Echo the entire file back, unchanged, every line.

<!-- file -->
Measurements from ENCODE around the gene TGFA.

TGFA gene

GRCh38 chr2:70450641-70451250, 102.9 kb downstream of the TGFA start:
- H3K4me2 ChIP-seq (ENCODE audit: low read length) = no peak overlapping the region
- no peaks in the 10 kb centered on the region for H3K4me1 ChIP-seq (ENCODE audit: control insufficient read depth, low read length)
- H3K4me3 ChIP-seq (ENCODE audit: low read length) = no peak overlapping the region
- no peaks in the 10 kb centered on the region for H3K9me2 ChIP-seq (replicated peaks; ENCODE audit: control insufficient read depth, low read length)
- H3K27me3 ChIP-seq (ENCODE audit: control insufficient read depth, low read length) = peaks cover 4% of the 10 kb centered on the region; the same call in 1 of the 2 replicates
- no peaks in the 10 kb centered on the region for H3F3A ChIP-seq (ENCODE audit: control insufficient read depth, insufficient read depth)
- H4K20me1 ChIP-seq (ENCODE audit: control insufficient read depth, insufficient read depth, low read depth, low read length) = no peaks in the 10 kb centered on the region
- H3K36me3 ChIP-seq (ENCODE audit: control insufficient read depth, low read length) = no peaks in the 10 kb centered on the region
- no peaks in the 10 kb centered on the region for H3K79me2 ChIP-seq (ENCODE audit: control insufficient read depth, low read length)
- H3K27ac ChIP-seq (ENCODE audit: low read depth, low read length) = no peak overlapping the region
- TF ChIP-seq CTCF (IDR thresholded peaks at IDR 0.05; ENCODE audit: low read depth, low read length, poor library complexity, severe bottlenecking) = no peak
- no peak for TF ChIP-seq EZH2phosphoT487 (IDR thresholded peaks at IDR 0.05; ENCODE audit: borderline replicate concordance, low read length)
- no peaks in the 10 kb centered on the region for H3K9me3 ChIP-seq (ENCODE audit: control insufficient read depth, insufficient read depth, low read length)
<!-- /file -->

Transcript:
Measurements from ENCODE around the gene TGFA.

TGFA gene

GRCh38 chr2:70450641-70451250, 102.9 kb downstream of the TGFA start:
- H3K4me2 ChIP-seq (ENCODE audit: low read length) = no peak overlapping the region
- no peaks in the 10 kb centered on the region for H3K4me1 ChIP-seq (ENCODE audit: control insufficient read depth, low read length)
- H3K4me3 ChIP-seq (ENCODE audit: low read length) = no peak overlapping the region
- no peaks in the 10 kb centered on the region for H3K9me2 ChIP-seq (replicated peaks; ENCODE audit: control insufficient read depth, low read length)
- H3K27me3 ChIP-seq (ENCODE audit: control insufficient read depth, low read length) = peaks cover 4% of the 10 kb centered on the region; the same call in 1 of the 2 replicates
- no peaks in the 10 kb centered on the region for H3F3A ChIP-seq (ENCODE audit: control insufficient read depth, insufficient read depth)
- H4K20me1 ChIP-seq (ENCODE audit: control insufficient read depth, insufficient read depth, low read depth, low read length) = no peaks in the 10 kb centered on the region
- H3K36me3 ChIP-seq (ENCODE audit: control insufficient read depth, low read length) = no peaks in the 10 kb centered on the region
- no peaks in the 10 kb centered on the region for H3K79me2 ChIP-seq (ENCODE audit: control insufficient read depth, low read length)
- H3K27ac ChIP-seq (ENCODE audit: low read depth, low read length) = no peak overlapping the region
- TF ChIP-seq CTCF (IDR thresholded peaks at IDR 0.05; ENCODE audit: low read depth, low read length, poor library complexity, severe bottlenecking) = no peak
- no peak for TF ChIP-seq EZH2phosphoT487 (IDR thresholded peaks at IDR 0.05; ENCODE audit: borderline replicate concordance, low read length)
- no peaks in the 10 kb centered on the region for H3K9me3 ChIP-seq (ENCODE audit: control insufficient read depth, insufficient read depth, low read length)